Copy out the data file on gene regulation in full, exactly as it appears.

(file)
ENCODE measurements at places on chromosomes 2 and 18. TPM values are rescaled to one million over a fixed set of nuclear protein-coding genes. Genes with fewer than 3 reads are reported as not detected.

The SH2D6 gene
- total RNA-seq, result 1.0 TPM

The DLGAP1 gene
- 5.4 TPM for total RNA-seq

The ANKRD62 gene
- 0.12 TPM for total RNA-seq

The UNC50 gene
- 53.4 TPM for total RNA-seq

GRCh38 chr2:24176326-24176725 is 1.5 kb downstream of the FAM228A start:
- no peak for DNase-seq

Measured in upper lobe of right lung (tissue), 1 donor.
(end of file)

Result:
ENCODE measurements at places on chromosomes 2 and 18. TPM values are rescaled to one million over a fixed set of nuclear protein-coding genes. Genes with fewer than 3 reads are reported as not detected.

The SH2D6 gene
- total RNA-seq, result 1.0 TPM

The DLGAP1 gene
- 5.4 TPM for total RNA-seq

The ANKRD62 gene
- 0.12 TPM for total RNA-seq

The UNC50 gene
- 53.4 TPM for total RNA-seq

GRCh38 chr2:24176326-24176725 is 1.5 kb downstream of the FAM228A start:
- no peak for DNase-seq

Measured in upper lobe of right lung (tissue), 1 donor.